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1.4 The network society

The concept of the network society is closely associated with interpretation of the social implications of globalisation and the role of electronic communications technologies in society. The definition of a network society given by the foremost theorist of the concept, Manuel Castells (2004 p. 3) is that it is 'a society whose social structure is made up of networks powered by micro-electronics-based information and communications technologies.' As Castells shows in his book, historically, there have always been social networks: the key factor that distinguishes the network society is that the use of ICTs helps to create and sustain far-flung networks in which new kinds of social relationships are created.

According to Castells, three processes led to the emergence of this new social structure in the late 20th century:

Castells' analysis of the significance of these three processes (which can be followed in detail in the Key Reading by Castells for this section) provides a broad historical context for the development paradigms we will discuss in the next section. The significance of economic restructuring is that it created the conditions for the emergence of the open market development paradigm, weakening the nation state and deepening processes of social inclusion and exclusion between and within countries. The cultural movements were significant because they created the conditions for emergence of an opposing 'human-capabilities centred' development paradigm that focuses on human rights. The values of individual autonomy and freedom espoused by this cultural change shaped the open network structure for communication. As Castells concludes, 'the culture of freedom was decisive in inducing network technologies which, in turn, were the essential infrastructure for business to operate its restructuring in terms of globalisation' (Castells 2004 p. 22).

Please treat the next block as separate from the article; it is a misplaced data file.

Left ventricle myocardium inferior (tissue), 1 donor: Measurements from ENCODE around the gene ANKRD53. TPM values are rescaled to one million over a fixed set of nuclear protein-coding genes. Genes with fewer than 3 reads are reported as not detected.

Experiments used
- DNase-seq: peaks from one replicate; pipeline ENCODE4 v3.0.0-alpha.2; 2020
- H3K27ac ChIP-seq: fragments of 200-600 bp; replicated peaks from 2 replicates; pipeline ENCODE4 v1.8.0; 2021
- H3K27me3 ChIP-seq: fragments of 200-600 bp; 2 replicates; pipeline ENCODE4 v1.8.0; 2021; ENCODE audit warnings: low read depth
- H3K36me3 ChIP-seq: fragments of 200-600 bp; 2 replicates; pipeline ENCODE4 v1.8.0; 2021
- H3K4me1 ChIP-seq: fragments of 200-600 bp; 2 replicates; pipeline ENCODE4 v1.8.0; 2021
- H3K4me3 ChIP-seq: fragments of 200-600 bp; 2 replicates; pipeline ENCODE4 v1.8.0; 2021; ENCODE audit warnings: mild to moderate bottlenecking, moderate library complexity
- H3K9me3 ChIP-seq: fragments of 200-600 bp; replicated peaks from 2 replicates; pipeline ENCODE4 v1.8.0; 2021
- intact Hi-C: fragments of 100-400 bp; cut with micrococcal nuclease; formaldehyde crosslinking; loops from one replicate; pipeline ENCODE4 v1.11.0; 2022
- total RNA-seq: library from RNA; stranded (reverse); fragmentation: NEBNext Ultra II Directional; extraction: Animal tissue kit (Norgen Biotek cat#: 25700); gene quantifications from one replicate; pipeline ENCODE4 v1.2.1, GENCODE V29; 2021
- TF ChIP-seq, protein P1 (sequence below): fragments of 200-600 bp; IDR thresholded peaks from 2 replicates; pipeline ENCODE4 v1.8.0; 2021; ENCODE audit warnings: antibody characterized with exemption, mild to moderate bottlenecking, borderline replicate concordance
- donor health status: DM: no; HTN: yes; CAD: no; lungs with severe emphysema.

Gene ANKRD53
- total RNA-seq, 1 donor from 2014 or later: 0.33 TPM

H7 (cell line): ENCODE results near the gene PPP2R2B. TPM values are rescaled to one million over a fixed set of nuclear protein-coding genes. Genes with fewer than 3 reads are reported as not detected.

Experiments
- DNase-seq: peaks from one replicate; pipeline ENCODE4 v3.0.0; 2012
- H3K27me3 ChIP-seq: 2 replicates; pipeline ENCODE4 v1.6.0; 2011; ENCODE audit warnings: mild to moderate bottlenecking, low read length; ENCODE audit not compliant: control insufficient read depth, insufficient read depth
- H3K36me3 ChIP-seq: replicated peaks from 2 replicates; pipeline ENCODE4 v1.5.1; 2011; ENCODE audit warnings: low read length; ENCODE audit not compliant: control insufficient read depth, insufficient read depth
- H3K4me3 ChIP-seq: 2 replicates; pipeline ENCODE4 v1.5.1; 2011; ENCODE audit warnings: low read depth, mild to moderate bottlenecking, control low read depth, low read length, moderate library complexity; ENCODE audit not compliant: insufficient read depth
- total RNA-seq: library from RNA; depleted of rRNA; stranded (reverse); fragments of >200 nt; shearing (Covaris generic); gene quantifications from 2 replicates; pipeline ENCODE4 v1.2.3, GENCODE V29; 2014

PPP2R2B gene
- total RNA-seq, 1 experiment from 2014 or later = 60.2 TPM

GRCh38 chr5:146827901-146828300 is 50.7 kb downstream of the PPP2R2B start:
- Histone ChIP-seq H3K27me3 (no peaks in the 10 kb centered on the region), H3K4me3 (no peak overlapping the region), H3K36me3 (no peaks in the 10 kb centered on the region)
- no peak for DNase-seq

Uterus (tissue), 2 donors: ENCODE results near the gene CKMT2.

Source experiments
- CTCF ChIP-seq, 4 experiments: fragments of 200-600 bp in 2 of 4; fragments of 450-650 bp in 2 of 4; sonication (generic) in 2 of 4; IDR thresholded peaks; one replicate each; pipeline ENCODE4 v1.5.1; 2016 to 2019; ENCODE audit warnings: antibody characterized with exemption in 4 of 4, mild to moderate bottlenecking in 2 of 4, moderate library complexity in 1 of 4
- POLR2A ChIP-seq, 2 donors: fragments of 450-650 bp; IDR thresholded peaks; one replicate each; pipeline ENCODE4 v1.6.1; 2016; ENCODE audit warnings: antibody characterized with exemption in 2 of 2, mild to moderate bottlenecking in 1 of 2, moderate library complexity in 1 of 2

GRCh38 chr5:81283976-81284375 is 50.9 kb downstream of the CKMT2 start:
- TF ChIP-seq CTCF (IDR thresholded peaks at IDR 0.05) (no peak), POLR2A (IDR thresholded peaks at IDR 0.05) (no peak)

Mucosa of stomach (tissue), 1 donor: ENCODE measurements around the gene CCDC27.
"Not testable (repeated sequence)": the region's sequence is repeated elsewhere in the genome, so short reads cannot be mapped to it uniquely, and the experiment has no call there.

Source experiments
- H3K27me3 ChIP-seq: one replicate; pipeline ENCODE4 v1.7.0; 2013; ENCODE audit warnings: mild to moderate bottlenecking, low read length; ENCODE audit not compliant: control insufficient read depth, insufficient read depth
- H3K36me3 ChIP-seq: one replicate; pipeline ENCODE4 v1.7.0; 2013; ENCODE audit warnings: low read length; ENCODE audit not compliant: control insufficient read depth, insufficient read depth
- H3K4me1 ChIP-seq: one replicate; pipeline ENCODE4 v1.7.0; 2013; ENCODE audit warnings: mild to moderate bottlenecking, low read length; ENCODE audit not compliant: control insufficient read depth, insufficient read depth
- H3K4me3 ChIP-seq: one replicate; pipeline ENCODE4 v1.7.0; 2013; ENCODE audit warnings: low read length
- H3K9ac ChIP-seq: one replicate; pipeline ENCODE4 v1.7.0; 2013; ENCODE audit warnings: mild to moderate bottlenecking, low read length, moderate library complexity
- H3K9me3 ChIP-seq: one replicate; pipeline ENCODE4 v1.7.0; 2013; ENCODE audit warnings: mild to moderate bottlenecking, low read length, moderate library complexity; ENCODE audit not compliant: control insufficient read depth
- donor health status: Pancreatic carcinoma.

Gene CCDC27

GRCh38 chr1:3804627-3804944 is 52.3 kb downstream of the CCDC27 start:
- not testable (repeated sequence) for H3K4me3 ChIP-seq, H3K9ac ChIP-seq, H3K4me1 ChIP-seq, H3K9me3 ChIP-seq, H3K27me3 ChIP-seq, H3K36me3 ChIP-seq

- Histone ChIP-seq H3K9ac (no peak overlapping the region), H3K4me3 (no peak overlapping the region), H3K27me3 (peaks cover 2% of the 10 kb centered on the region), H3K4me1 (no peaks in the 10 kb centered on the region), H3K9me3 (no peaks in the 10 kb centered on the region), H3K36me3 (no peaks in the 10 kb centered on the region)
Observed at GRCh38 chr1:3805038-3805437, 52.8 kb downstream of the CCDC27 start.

Clarke's PhD thesis (2008) concerned information networks in rural areas of Bolivia, and drew substantially on the work of Castells. She used a social network approach to analyse the agricultural information flows in rural Bolivia (see 1.4.1).

1.4.1 Information flows in Bolivia: a social network approach

'Rural development processes involve complex networks of actors, with different areas of expertise and access to resources, often facing geographical and cultural constraints which limit the possibility of knowledge sharing and collaboration towards common goals. Promoting development requires strengthening linkages between actors in order to increase the flow of information and build social capital to encourage better coordination. Despite growing interest in the potential of ICTs for development, their role in facilitating communication for network strengthening has received much less attention than the technology debate around connectivity and the digital divide, or discussion of the benefits of improved access to information. Access to new technologies or information does not necessarily increase awareness of other actors who can provide the information or support necessary for development. The potential of ICT projects is therefore supporting rural groups to build linkages and embed themselves in wider network structures where they can access new resources and opportunities.